There’s probably a one percent in all of us. It’s easy to blame one another. I agree with the premise there is a 99 percent, but it’s more like that premise is in all of us. Each one of us has a role to play. I grew up in an equalitarian, humanitarian household. Both of my parents got involved in civil rights in Omaha. I heard Martin Luther King speak as a kid. My parents never felt they were different from other people. They never made us feel special – or rather, we were unique, but so was everybody else. My childhood heroes were the Beatles and Martin Luther King. It came naturally to me to sing about and show people what I was seeing in the world. Traveling around the world and my foundation work has exposed me to things.
What’s the primary focus of your foundation?
The fundamental view my wife and I have is that the world is out of balance. For thousands of years it has been based on exploitation and domination and control. We feel we need to shift into a collaborative environment. We see girls and women as the primary agents of change, so we mostly support issues affecting them. Focusing on and empowering adolescent girls is the most efficient investment we can make. If we invest in an adolescent girl, she’ll do the rest.
Is your work spiritually based?
Yes, I think it is. I’m not anti-religion, I’m anti- any group asserting power and control and domination over others. Unfortunately, this happens in the name of some religions. There is a crisis in terms of what spirituality and faith really mean.
The fact that people are responding to my show positively makes me feel good. Literally, after every single show, whether it’s in China, Detroit or Las Vegas, I get people singing along with me. Whether they’re conservative or liberal, black or white, Chinese or American, they’re singing and sometimes coming to tears.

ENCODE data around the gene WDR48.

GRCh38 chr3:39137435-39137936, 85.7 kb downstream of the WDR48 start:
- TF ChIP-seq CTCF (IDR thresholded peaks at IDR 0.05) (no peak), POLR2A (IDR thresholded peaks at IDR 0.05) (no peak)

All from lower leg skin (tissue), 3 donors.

Are you hopeful for the future of humanity?
It does feel like things are changing. Every new technology, such as the Internet, can be our friend, by exposing more people to other people and creating awareness around issues. It does connect us in terms of hearing about other people’s lives. The negative side is you only have to listen to what you agree with or want to hear. However, when I’m performing at colleges and high schools, kids seem incredibly engaged. They want to live by the Golden Rule. We see that with the shift in issues like gay marriage. The younger generation is respectful in accepting something potentially different from yourself.
How else are you getting your message across?
It’s definitely an evolution, and to plan is ridiculous. I’m starting to post a weekly video blog, as well as a written blog along the lines of my essays, coalescing around the idea that we are the stories we believe in: It’s up to us to decide what we’re going to believe and how we can change the story. Occupy Wall Street is an indication there’s something systemically wrong. Instead of looking outward, let’s look closer to home, to our own relationships and what we believe and why.
In America, it’s so easy to zone out in front of the TV. Would you agree?
You’re just sort of buying in or being a part of the system if you prefer to be comfortable. I think keeping everyone comfortable and not necessarily appropriately informed is definitely an agenda…we don’t have a TV. I watch TV when I’m on the road staying in hotel rooms, and can’t believe what people are watching: the reality shows and the news, how awful it is. I just talked with a friend from Omaha who’s a roofer. He just had his biggest year. He works in Nashville, which is booming with construction. But he said, after he turned on the TV, you’d think the whole world is going to Hell.
How long have you lived in Ulster County?
We were weekenders, but we just sold our apartment in New York City, so we’re officially based now in Ulster County. I’m thrilled. I definitely love calling it home. My wife and I are pinching each other.